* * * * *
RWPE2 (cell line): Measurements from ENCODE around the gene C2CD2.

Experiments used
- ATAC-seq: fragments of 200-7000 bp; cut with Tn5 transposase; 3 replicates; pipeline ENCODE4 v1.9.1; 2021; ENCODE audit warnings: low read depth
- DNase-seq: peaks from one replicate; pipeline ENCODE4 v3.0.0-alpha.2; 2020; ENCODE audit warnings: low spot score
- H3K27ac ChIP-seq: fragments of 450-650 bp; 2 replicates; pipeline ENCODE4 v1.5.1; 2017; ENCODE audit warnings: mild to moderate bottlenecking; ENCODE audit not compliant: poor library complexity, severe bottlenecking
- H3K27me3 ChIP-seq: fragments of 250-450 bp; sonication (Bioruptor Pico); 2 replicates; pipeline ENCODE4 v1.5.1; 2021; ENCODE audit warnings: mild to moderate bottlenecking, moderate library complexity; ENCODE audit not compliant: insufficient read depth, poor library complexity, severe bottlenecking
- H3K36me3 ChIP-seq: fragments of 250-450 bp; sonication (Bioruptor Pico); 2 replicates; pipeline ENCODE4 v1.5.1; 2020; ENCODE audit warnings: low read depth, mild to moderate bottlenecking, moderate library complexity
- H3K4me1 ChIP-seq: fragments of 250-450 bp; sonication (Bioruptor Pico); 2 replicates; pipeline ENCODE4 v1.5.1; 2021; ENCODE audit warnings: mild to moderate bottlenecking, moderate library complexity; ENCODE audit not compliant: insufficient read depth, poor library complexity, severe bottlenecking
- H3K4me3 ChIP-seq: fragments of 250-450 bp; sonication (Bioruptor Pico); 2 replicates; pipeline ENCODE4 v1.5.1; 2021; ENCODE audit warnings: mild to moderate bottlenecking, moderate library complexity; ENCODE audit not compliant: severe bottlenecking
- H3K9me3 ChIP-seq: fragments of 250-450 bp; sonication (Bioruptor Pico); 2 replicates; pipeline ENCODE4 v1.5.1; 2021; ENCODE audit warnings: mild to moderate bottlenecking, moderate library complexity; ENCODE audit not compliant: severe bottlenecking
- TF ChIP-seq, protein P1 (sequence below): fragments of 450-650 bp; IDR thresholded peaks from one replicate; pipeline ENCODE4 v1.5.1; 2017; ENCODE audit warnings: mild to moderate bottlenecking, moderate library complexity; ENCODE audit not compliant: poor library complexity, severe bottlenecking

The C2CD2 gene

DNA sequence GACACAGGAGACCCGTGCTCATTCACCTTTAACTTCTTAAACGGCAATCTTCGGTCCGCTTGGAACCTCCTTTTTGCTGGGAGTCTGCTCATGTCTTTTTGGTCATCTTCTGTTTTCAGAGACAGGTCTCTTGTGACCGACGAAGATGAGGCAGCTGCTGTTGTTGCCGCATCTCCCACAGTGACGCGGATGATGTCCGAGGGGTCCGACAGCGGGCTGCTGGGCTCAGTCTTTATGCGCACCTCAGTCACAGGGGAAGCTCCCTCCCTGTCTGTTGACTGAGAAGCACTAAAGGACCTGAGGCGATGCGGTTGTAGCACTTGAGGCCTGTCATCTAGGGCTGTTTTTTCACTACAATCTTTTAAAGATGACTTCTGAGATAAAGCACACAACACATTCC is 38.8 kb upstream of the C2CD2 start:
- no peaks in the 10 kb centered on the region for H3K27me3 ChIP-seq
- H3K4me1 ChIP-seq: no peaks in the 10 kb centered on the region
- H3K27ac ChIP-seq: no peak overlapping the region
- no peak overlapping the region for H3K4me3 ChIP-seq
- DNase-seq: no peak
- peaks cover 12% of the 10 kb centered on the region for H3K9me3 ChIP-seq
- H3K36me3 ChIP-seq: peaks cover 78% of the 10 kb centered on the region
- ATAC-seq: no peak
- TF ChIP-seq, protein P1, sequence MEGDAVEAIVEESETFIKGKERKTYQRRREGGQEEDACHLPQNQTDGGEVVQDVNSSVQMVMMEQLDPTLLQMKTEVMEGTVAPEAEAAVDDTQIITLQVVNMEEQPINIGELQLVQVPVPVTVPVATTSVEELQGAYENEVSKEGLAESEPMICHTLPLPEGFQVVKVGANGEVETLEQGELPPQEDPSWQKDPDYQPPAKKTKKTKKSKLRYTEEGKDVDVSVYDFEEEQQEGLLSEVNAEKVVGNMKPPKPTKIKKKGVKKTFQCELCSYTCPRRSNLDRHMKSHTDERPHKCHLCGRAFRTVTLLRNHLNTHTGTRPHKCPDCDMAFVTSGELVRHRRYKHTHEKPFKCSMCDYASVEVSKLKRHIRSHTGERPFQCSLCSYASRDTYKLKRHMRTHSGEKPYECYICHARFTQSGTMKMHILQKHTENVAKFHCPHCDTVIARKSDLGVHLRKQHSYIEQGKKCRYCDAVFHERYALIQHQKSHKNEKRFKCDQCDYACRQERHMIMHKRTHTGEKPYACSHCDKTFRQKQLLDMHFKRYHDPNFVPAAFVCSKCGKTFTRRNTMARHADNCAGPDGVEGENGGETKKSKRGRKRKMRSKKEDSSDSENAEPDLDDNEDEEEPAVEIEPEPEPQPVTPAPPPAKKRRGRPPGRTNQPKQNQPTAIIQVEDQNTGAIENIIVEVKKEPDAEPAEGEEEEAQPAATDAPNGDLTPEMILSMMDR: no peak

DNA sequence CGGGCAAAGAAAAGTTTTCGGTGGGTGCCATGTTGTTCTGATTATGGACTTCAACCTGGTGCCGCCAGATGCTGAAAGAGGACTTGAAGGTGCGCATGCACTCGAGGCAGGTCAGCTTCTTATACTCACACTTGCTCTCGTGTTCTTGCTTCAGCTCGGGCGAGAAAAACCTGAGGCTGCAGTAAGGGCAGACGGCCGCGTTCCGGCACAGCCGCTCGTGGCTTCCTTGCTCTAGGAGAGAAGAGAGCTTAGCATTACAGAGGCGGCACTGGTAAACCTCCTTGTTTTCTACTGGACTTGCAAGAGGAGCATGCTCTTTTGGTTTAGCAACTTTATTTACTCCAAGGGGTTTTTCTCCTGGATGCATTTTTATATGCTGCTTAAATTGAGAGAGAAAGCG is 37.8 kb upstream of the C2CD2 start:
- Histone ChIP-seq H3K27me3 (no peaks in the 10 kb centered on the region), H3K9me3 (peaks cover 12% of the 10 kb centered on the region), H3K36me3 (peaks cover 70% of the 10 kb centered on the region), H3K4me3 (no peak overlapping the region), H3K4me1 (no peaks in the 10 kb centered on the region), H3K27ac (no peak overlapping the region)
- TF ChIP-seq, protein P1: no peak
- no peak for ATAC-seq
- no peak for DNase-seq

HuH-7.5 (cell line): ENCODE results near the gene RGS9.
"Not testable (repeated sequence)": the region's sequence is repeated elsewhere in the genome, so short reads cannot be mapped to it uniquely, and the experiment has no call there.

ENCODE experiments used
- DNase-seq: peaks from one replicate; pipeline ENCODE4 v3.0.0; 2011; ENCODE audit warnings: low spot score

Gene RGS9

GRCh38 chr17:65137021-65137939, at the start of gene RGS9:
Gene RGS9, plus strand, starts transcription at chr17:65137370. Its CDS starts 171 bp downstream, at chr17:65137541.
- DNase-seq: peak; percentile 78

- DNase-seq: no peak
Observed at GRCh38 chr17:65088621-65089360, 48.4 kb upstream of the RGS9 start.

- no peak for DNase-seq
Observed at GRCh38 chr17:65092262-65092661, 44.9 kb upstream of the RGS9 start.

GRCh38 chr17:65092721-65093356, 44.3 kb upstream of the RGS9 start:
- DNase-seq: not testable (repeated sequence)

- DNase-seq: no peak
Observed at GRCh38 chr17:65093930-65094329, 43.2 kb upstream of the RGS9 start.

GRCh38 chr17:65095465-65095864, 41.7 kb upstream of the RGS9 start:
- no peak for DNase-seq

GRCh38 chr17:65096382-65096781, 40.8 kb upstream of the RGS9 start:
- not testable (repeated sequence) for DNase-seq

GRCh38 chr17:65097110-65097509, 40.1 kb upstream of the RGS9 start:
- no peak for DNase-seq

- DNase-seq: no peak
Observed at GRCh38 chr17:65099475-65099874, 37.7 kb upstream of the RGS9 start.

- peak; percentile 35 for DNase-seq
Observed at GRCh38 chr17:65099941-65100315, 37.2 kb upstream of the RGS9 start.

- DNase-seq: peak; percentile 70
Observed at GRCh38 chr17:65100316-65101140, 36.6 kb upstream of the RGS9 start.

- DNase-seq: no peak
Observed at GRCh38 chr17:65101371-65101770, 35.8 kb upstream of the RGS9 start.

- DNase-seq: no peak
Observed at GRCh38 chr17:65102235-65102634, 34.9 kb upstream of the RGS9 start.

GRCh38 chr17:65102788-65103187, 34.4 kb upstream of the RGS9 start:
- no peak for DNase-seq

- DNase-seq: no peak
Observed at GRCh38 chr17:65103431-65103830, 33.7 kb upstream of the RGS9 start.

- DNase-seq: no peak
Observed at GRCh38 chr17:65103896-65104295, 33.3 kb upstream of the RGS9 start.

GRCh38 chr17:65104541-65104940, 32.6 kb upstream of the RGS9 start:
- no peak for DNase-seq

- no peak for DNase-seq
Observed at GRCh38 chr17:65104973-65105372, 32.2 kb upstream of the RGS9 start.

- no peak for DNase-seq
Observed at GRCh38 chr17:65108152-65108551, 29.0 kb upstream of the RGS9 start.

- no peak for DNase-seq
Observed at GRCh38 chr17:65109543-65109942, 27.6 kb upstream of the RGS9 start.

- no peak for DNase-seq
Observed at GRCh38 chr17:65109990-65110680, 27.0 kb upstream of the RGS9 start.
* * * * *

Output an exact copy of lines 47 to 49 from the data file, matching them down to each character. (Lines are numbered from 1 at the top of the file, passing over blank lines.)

- not testable (repeated sequence) for DNase-seq

GRCh38 chr17:65097110-65097509, 40.1 kb upstream of the RGS9 start:
- no peak for DNase-seq